Robert P. Munafo, 2010 Sep 12.
The Newton-Raphson method, also called Newton's method, is a simple iterative process often useful for solving equations with one free variable. If the variable is x, the equation to be solved is
f(x) = 0
where f(x) is some differentiable function of x. If f'(x) is the derivative of f(x) with respect to x, then the Newton-Raphson iteration involves calculating
xn+1 = xn - f(xn) / f'(xn)
which allows us to calculate a new approximation xn+1 from an existing approximation xn.
Using complex math, Newton's method can be used to find the nucleus of a mu-atom of known period. In this case the equation being solved is LP(C)=0 where P is the period of the mu-atom and LP is the Pth Lemniscate function (that is, the function Z'=Z2+C iterated P times with an initial value Z0=0). For example, if the period is 3, the lemniscate function is
L3(C) = ((02+C)2+C)2+C = C4 + 2 C3 + C2 + C
and its derivative is
(L3)'(C) = 4 C3 + 6 C2 + 2 C + 1
(NOTE: In general, it is not necessary to know the polynomial expansions of LP(C) and LP'(C) as shown here, because the values can be calculated iteratively. See below for details.)
Starting with an initial guess C0 we calculate LP(C0) and the derivative (LP)'(C0). Then our new guess is
C1 = C0 - L3(C0) / (L3)'(C0)
After just two steps of the iteration the approximation is accurate to 5 digits. The result after three steps, -0.12256116687638... + 0.74486176662039...i, agrees with the exact answer given in the R2.1/3a article (-0.12256116628477... + 0.74486176791682...i) in the first 8 digits of both components.
Iterative Evaluation of LN and its Derivative
In the example above, the lemnicate L3(C) and its derivative L3'(C) are shown as fully expanded polynomials. As the period increases, these polynomials rapidly become too big to manage (see Z5 and Z6 at the end of the lemniscates article). Fortunately, there is no need to know these polynomials when finding a mu-atom nucleus by the Newton-Raphson method, because LN(C) and LN'(C) can both be computed by iteration. This table shows how:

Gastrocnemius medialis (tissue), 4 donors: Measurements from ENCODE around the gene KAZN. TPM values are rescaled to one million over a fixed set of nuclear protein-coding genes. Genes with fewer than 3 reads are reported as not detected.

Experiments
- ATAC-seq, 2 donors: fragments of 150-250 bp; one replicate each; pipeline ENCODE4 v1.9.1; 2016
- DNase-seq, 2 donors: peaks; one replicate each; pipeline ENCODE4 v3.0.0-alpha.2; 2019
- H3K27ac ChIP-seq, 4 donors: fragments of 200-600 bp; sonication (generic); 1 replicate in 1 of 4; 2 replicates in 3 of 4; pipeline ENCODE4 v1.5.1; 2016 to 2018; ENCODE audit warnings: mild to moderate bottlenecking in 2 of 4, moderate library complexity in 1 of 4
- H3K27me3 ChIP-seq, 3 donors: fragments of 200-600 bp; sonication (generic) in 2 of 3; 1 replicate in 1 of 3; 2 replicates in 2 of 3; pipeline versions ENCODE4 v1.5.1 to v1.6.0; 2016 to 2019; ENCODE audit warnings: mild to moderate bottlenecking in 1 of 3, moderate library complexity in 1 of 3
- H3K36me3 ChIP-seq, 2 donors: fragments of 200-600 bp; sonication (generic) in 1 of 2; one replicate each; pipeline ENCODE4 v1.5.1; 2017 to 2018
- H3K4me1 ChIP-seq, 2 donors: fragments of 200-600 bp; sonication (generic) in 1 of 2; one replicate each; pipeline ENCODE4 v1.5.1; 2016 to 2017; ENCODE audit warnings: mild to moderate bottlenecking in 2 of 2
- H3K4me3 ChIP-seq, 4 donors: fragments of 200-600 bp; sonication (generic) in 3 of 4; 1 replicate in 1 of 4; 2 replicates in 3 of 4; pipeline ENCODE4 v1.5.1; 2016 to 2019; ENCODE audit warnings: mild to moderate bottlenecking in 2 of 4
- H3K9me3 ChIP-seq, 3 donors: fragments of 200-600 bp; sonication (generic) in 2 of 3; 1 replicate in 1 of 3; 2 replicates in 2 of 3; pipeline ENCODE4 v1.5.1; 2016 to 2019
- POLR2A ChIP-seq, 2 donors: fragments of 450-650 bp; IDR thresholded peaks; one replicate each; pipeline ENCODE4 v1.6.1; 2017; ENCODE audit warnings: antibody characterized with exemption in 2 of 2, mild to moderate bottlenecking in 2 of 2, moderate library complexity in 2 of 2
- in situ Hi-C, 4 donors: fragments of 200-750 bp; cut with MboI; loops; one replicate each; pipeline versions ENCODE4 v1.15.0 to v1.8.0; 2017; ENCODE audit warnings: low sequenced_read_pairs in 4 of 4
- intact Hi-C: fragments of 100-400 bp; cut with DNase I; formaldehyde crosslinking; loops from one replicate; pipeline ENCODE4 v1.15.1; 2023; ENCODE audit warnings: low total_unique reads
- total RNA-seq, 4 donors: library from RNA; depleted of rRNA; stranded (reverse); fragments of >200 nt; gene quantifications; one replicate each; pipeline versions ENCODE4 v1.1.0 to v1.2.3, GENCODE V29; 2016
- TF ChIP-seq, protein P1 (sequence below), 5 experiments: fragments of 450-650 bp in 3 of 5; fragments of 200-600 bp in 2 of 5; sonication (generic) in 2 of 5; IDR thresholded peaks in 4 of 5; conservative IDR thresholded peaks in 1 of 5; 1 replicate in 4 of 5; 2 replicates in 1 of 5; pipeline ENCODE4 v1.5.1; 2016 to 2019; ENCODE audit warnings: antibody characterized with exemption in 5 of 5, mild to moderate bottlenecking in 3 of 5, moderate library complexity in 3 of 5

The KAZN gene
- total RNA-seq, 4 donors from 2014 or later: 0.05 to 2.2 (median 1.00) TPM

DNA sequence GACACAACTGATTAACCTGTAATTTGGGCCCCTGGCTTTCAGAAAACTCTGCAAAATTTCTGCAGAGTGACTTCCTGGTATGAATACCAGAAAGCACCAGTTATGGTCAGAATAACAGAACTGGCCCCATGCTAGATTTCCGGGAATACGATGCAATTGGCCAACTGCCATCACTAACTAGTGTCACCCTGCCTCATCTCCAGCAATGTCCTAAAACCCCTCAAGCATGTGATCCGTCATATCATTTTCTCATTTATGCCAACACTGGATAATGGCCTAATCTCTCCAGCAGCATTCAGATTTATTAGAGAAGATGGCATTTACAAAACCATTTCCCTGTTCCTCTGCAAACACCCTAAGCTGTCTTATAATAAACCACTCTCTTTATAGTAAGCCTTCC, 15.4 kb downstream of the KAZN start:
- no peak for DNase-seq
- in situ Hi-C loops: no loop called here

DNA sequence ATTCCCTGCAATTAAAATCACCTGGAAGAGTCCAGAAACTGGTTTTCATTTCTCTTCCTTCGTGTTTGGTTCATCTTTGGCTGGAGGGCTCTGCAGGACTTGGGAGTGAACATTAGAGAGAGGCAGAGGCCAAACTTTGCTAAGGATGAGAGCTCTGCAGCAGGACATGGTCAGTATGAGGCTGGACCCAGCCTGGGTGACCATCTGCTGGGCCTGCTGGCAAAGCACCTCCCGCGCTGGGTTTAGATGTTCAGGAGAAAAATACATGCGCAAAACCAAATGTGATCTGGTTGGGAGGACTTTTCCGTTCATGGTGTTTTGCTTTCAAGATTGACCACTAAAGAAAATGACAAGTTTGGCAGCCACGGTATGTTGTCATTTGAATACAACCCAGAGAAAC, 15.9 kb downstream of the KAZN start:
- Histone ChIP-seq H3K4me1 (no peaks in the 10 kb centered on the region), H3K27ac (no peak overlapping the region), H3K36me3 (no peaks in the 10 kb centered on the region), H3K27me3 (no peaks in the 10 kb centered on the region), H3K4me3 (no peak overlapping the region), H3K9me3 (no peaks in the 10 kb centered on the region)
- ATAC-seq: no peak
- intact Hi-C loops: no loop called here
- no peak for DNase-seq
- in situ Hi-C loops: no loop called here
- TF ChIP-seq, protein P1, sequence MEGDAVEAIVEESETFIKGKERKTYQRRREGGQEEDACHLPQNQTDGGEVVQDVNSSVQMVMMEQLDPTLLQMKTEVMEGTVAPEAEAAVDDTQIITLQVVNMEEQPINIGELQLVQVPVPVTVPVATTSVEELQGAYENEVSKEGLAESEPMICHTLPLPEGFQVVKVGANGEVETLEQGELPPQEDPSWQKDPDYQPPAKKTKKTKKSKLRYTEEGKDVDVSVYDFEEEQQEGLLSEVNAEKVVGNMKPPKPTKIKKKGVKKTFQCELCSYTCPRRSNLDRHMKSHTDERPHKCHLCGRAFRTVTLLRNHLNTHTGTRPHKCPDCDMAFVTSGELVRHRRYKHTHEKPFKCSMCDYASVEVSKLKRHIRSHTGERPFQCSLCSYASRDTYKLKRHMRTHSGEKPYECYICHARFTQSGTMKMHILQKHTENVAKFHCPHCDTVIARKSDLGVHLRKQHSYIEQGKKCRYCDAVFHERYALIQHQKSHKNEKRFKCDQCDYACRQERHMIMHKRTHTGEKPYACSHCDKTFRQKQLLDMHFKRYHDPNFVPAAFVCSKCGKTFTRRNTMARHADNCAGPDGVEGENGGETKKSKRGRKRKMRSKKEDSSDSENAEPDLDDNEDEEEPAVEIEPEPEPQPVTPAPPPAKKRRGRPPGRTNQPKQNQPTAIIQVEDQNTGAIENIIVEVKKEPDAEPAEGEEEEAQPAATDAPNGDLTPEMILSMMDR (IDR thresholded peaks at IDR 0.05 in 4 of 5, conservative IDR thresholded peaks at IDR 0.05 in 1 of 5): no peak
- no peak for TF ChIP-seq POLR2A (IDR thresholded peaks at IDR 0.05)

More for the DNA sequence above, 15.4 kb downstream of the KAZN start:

As you can see from the 1st and 3rd columns, each value of L(C) and L'(C) can be computed from the previous values with the formulas:
LN+1(C) = (LN(C))2 + C
LN+1'(C) = 2 LN(C) LN'(C) + 1
(%i1) l3(c):=c^4+2*c^3+c^2+c; 4 3 2 (%o1) l3(c) := c + 2 c + c + c (%i2) diff(l3(c),c); 3 2 (%o2) 4 c + 6 c + 2 c + 1 (%i3) d3(c):=4*c^3+6*c^2+2*c+1; 3 2 (%o3) d3(c) := 4 c + 6 c + 2 c + 1 (%i4) c0:-0.12+0.76*%i; (%o4) 0.76 %i - 0.12 (%i5) rectform(l3(c0)); (%o5) 0.0131404799999999 - .02923264000000014 %i (%i6) rectform(d3(c0)); (%o6) - 1.198976 %i - 1.794368 (%i7) c1:rectform(c0-l3(c0)/d3(c0)); (%o7) .7453543395553945 %i - .1224628812914806 (%i8) c2:rectform(c1-l3(c1)/d3(c1)); (%o8) .7448623089253219 %i - .1225610213028558 (%i9) c3:rectform(c2-l3(c2)/d3(c2)); (%o9) .7448617666203934 %i - .1225611668763843
From the Mandelbrot Set Glossary and Encyclopedia, by Robert Munafo, (c) 1987-2020. Mu-ency index
This page was written in the "embarrassingly readable" markup language RHTF, and was last updated on 2020 Jan 15. s.11